Achebe Essays

Hopes and Impediments: Selected Essays3.98 · Rating details ·  259 Ratings  ·  26 Reviews

One of the most provocative and original voices in contemporary literature, Chinua Achebe here considers the place of literature and art in our society in a collection of essays spanning his best writing and lectures from the last twenty-three years. For Achebe, overcoming Eurocentrism goes hand in hand with eradicating the destructive effects of racism and injustice in WeOne of the most provocative and original voices in contemporary literature, Chinua Achebe here considers the place of literature and art in our society in a collection of essays spanning his best writing and lectures from the last twenty-three years. For Achebe, overcoming Eurocentrism goes hand in hand with eradicating the destructive effects of racism and injustice in Western society. He reveals the impediments that still stand in the way of open, equal dialogue between Africans and Europeans, between blacks and whites, but also instills us with hope that they will soon be overcome....more

Paperback, 208 pages

Published September 1st 1990 by Anchor (first published 1988)

Things Fall Apart, by Chinua Achebe Essay

1357 Words6 Pages

In the novel, Things Fall Apart, by Chinua Achebe, women play the roles of oppressed homemakers that are perceived as weak and defenseless second-class citizens, as the educators of children, and as spiritual leaders in traditional Ibo culture. Through the life of Okonwo, the main character of Things Fall Apart, the roles of women in traditional Ibo culture are presented through various events that take place in the village of Umuofia. In traditional Ibo culture, women were to stay at home and tend to her husbands’ needs and satisfy them. Women were viewed as property of their fathers and were then sold to the suitor that was willing to pay her bride-price. A woman had no identity of her own, the status and position of her husband defined…show more content…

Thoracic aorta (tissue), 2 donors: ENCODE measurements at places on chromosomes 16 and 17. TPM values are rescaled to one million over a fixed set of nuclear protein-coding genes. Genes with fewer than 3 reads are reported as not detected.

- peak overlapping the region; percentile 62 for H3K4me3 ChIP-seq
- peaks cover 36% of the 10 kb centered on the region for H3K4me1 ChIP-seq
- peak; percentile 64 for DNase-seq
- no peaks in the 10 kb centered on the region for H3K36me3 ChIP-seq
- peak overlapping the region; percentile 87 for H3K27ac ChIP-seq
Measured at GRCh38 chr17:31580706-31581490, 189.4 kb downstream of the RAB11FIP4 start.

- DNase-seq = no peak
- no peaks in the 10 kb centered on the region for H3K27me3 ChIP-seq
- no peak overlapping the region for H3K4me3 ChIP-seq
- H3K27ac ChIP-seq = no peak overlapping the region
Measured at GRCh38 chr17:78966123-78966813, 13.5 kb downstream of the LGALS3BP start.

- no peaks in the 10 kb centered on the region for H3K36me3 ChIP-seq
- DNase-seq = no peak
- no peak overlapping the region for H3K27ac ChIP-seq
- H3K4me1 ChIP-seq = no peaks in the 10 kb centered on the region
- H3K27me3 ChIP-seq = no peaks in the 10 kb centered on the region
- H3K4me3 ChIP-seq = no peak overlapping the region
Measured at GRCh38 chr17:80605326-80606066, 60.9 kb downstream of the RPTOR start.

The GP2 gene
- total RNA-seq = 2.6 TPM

The other wives were very much afraid of Okonwo but they knew better than to challenge his authority. Neither of the wives dared to interfere between an occasional and tentative, “It is enough Okonwo “, pleaded from a reasonable distance (38). Okonwo even attempts to shoot Ekwefi when she referred to him as one of those “guns that never shot.” The novel describes a third instance of wife beating, when a severe case of wife beating comes before the egwugwu, they found in favor of the beaten wife, but at the end of the trial an elder wondered,” Why such a trifle should come before the egwugwu?”(94). All these occurrences demonstrate that women are oppressed and are treated like inferior, worthless properties that deserved to be beaten now and then in traditional Ibo culture. The Ibo believe that women are weak in every aspect of life. Men insult each other by calling each other women. An example of this is Okonwo’s deep hatred and resentment for his father, Unoka, whom he considered a woman because of his carelessness to rank high in status among the Ibo, for his laziness, and him being an untitled man. In a kindred meeting of his peers, Okonwo unkindly tells Osugo, the man who had contradicted him in the meeting, “This meeting is for men” (26). Since Osugo has taken no title, Okonwo considers him a woman. Okonwo perceives women as being weak and does not want to appear weak or like a woman among the Ibo. After murdering Ikemefuna,

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